MacLean is a thoughtful and dryly humorous man. Thanking the audience for their sustained support in America, he spoke at times about the “patented Clientele vocal reverb” effect and joked mildly about the band and its sometimes dreary charms. By interspersing the new material from I Am Not There like the jazzy, keyboard-driven “Claire’s Not Real” and “Hey Siobhan” with the back catalogue, it all felt seamless. Honestly, I love the stuff, but to a certain point it can all kind of blur together, not unlike the way that landscapes might blur when viewed through the windshield of a car making its way through a darkening, drizzling late afternoon — a quintessentially Clientele setting. Of course, the string and horn arrangements on the new album couldn’t be replicated in the live setting, at least not at the budget with which MacLean tours, but all of it had a stately grandeur nonetheless. There were moments of rare fragile beauty with early songs like “Reflections of Jane” (has anyone written more songs with women’s names than MacLean?), one of the early singles compiled on Suburban Light, and all of the recent albums (Bonfires on the Heath, The Age of Miracles, etc.) got a song or two. The main set was a brief 12-song show, after which MacLean returned with “Bonfires on the Heath” (but skipping that album’s single, “Harvest Time”) and “I Dreamed of You, Maria” from I Am Not Here.

After that was a strange and awkward and peculiarly English moment: As the crowd clamored for more, the venue’s soundman began indicating that the show had to come to a close. There was a late dance party on the schedule, there was a curfew, something to that effect. Alasdair MacLean walked offstage abashedly while the crowd called for just a single more song, which resulted in an odd semi-apologetic negotiation between MacLean and the Songbyrd soundman, followed by a compromise of five more minutes for the band. I called out for “(Can’t Seem to) Make You Mine,” a lovelorn lament from Strange Geometry, and was rewarded with a final second encore, which was as shimmeringly lovely as you can imagine. Sublime stuff.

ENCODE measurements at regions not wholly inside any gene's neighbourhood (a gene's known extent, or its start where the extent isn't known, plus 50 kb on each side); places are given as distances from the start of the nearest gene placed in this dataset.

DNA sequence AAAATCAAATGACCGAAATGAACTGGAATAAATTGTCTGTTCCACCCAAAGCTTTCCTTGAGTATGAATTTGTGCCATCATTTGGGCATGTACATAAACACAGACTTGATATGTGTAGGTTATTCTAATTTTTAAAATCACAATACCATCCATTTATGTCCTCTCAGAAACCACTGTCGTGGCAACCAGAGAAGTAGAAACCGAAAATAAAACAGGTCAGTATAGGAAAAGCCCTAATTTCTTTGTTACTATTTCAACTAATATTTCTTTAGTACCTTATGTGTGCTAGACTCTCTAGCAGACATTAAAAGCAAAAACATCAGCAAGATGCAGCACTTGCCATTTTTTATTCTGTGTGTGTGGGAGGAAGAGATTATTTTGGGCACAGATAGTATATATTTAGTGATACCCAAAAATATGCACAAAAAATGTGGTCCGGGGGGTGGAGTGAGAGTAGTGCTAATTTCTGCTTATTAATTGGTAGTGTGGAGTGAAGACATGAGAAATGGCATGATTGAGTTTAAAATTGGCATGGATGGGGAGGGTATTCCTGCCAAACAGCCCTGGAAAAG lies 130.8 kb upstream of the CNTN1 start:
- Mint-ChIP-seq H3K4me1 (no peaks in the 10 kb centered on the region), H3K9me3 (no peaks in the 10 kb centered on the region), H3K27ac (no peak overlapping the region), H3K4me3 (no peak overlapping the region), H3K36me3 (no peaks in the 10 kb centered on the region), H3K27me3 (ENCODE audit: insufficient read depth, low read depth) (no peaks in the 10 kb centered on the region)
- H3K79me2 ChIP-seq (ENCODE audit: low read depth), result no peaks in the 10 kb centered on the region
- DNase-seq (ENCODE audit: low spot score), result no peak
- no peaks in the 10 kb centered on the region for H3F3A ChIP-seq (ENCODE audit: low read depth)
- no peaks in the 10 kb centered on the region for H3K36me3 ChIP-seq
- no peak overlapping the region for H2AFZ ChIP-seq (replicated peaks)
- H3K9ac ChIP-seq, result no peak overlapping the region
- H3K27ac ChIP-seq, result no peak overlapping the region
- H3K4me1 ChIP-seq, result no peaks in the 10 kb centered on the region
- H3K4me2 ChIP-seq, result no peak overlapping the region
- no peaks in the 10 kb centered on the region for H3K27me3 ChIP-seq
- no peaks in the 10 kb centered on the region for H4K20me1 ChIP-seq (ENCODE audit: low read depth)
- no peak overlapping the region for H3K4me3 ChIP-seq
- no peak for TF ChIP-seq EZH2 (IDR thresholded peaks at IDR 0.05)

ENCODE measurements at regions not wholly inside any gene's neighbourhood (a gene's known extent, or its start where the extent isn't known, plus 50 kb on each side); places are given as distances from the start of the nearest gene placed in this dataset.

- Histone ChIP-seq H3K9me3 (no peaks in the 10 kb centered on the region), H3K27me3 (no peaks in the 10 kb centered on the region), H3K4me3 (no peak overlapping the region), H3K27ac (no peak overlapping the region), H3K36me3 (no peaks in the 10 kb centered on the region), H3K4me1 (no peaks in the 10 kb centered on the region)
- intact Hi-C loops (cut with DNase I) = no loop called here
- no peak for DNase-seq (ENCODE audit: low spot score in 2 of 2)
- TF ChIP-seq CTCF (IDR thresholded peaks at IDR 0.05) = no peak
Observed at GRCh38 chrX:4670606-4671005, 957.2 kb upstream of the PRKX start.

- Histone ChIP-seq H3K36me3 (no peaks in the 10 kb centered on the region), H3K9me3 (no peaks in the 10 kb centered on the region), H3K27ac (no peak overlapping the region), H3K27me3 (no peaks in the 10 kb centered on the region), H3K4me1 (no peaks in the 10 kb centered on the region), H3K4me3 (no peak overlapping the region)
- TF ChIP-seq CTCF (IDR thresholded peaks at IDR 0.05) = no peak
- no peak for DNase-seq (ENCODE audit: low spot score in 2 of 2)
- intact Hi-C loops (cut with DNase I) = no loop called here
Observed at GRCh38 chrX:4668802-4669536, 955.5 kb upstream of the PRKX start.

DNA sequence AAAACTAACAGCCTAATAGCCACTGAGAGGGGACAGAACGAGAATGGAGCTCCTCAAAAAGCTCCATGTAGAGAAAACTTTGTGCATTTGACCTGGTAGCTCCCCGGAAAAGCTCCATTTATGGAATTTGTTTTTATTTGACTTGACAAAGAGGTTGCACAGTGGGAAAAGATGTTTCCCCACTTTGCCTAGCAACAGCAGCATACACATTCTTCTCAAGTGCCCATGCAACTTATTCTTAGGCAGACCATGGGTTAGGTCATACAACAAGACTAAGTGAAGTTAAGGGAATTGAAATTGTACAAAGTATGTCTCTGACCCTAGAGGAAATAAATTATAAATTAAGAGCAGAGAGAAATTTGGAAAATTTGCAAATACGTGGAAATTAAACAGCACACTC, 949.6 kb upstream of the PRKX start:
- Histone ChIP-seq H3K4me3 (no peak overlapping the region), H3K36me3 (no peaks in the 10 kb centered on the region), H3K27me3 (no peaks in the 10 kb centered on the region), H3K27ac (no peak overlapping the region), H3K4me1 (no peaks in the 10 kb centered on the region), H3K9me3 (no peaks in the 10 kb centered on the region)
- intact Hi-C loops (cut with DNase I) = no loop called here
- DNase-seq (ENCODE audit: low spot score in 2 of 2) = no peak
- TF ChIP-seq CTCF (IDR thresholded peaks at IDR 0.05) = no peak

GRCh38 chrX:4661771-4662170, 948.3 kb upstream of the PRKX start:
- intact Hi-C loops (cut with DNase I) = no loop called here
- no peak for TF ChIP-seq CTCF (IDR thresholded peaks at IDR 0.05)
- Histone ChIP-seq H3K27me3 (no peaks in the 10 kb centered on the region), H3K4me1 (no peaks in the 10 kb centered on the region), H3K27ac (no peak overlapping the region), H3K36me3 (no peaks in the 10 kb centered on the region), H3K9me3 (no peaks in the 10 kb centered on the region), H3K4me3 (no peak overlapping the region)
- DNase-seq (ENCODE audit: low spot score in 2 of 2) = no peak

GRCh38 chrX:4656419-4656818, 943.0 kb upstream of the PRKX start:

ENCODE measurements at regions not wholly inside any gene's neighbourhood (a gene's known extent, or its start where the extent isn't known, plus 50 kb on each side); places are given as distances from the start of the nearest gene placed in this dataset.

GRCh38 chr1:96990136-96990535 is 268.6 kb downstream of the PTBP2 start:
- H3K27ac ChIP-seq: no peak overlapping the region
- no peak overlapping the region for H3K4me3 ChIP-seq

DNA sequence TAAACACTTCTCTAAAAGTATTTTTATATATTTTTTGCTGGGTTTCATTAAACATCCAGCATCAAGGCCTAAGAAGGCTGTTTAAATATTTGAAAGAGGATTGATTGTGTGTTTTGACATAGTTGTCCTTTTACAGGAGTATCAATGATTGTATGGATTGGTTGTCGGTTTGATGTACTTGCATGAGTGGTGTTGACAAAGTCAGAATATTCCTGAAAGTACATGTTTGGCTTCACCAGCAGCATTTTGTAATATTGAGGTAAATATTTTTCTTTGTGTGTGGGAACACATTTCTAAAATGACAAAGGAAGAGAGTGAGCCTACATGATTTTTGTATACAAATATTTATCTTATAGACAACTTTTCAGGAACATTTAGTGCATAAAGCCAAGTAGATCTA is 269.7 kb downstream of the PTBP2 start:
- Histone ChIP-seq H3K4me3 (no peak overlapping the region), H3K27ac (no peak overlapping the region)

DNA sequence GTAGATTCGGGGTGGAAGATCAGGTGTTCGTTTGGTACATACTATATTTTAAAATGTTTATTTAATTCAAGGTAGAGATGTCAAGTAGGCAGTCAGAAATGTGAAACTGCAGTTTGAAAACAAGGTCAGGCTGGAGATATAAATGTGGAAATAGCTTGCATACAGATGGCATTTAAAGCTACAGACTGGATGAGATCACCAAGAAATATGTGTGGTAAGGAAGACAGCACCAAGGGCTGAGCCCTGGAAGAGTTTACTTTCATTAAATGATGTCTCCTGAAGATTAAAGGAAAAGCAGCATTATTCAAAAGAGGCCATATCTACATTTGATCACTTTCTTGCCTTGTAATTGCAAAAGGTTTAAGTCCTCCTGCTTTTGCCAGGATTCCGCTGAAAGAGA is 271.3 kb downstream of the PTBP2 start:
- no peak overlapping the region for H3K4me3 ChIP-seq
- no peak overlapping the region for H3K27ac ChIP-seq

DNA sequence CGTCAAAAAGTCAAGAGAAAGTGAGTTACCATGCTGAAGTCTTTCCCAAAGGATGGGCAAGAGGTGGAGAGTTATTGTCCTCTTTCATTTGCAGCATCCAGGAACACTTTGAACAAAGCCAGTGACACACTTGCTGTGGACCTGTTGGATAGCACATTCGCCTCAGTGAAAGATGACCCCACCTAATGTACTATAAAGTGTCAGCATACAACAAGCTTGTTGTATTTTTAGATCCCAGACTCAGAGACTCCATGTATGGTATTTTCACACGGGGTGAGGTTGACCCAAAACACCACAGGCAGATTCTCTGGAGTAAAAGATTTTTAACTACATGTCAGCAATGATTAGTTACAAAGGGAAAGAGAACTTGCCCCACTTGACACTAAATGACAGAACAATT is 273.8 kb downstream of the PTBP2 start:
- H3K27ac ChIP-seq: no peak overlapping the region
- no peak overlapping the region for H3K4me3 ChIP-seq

Also, I learned that in British English, “Clientele” is pronounced like the French.

Opening were Smashing Times, a delightful twee ensemble that could have stepped right out of a college flat in Oxford during the height of the Sarah Records era, with a charmingly awkward and pregnant lead singer, jangly electric guitars, and faux-naïve drumming. They sang effortlessly tuneful, sing-songy pieces like “Monday in a Small Dull Town,” which honestly sounds like it could be a Clientele title. You can imagine my surprise when the band opened its mouths between songs to speak in flat Mid-Atlantic accents. They’re actually from Baltimore, and are on K Records, with a full-length debut that is just coming out in November. I bought their seven-inch. Well worth following.

Edited 2 time(s). Last edit at 09/11/2023 08:33PM by zwirnm.
Reply Quote
Re: The Clientele, Songbyrd, Washington DC
September 11, 2023 10:48PM
Oddly enough, I only discovered the Clientele this summer. I started with Suburban Light then worked my way forward. Terrific band with a startling good catalog.

They remind me so much of really good Robyn Hitchcock yet I never read that comparison. Am I the only one who hears that?
Re: The Clientele, Songbyrd, Washington DC
September 11, 2023 10:57PM
Aren’t they great? I can definitely hear some of the spookier Robyn Hitchcock influences, sure, like “Raymond Chandler Evening” or the dreamier rippling stuff like “Element.” (I am not a huge Hitchcock listener so my frame of reference is limited.)
Re: The Clientele, Songbyrd, Washington DC
September 12, 2023 03:14PM
Yeah…good secret band; they have that ‘English’ sound that I can’t really describe skillfully.

I was a little embarrassed that I discovered them as late as I did (they were mentioned on the ‘indiecast’ podcast) but glad we eventually made a connection. I may have read a review at one point years ago, but in the constant glut of new releases we somehow missed each other.